Pinoy teachers seek US appeals court’s help vs. recruiter
Hundreds of Filipino teachers have asked an appeals court on Wednesday (US time) to uphold the $4.4 million award a federal jury said their Filipino recruiter owed them for allegedly defrauding and exploiting them in 2010.
A report on Courthouse News said the amount was the damages Universal Placement International (UPI) and its president Lourdes "Lulu" Navarro owed the 347 Filipino teachers after a jury found them liable for negligent misrepresentation and unfair competition in 2012.
The jury, however, dropped the human trafficking case against Navarro and UPI.
The teachers, who were all flown in from the Philippines, claimed they were "systematically defrauded and exploited" by Navarro after paying up to $16,000 each to work in Louisiana public schools.
A report on the Boston Globe quoted the teachers as saying that upon their arrival in the US, Navarro forced them to sign a contract agreeing to hand over 10 percent of their salary during their second year on the job.
It said Navarro also charged the teachers with renewal fees for their year-long visas instead of securing them three-year work visas.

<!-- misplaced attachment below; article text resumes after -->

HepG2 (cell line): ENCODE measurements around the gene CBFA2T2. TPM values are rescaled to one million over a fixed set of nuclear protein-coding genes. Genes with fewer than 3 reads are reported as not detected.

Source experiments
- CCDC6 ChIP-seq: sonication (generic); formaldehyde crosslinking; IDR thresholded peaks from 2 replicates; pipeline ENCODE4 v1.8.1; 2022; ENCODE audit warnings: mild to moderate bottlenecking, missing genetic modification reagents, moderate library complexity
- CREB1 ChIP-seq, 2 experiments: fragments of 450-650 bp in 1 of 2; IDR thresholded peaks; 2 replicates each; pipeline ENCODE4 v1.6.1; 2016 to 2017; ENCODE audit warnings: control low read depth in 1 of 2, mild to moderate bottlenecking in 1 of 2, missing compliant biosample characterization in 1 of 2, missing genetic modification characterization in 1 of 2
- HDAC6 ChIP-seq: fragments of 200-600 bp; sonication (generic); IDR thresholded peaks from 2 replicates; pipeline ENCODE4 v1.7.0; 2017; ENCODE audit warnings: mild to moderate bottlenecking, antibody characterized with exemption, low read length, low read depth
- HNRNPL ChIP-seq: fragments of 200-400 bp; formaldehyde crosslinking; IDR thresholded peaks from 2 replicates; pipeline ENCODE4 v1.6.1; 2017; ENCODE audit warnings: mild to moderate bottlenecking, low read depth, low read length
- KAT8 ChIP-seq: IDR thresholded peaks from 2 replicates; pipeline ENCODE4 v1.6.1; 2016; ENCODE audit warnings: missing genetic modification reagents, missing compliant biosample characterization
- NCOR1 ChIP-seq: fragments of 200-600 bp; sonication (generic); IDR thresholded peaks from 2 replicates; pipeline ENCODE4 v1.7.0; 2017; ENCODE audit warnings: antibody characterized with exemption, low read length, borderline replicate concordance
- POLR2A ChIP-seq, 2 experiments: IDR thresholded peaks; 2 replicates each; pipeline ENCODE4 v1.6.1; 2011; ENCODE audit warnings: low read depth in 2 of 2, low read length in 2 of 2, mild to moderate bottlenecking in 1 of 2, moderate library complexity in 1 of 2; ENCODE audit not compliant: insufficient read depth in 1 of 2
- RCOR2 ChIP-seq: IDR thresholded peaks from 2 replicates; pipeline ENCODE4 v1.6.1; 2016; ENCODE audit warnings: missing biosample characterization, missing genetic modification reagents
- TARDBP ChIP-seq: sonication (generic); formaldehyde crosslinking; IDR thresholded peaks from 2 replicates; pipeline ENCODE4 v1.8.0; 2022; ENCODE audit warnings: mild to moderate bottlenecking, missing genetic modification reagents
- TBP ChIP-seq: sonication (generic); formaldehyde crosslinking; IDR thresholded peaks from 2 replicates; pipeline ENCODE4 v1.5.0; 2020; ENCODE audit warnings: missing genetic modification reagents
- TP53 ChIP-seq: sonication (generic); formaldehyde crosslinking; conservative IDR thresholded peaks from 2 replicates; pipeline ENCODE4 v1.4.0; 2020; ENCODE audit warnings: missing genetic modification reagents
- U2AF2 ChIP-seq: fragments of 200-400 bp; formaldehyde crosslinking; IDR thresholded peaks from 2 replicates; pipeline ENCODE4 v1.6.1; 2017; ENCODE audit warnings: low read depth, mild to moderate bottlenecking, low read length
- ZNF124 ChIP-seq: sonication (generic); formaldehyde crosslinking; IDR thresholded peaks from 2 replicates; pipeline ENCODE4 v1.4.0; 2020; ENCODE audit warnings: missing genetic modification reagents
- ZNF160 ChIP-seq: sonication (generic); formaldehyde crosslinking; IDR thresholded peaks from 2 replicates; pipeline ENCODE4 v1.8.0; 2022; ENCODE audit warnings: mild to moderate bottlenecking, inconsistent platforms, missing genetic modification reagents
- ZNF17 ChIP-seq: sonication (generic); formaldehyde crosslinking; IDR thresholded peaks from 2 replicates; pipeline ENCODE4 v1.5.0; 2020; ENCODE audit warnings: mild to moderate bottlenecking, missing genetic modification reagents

When the teachers vented their frustrations online, Navarro allegedly threatened them with deportation, the Boston Globe report said.
UPI and Navarro appealed the federal court's ruling through lawyer Katarine A. Miller, who argued that "there was a miscarriage of justice" in the jury's decision to hold them liable for the charges.
She also Navarro should not have been held personally liable, noting that adverse judgments against the recruiter in litigation in Louisiana, the Philippines and the school districts opened the door to double recovery.
"Had governing law been applied properly, the trafficking claim would not have been certified and the inflammatory evidence not relevant to the state law claims would not have been admissible or admitted," Miller wrote in the opening brief.
Henry Liu, the teachers' representative, argued that Navarro personally collected fees from the women and "directed those fees into her own personal bank account."
"She herself made decisions about what representations would be made to class members. She delivered contracts and organized the process," Liu said. —Rie Takumi/KBK, GMA News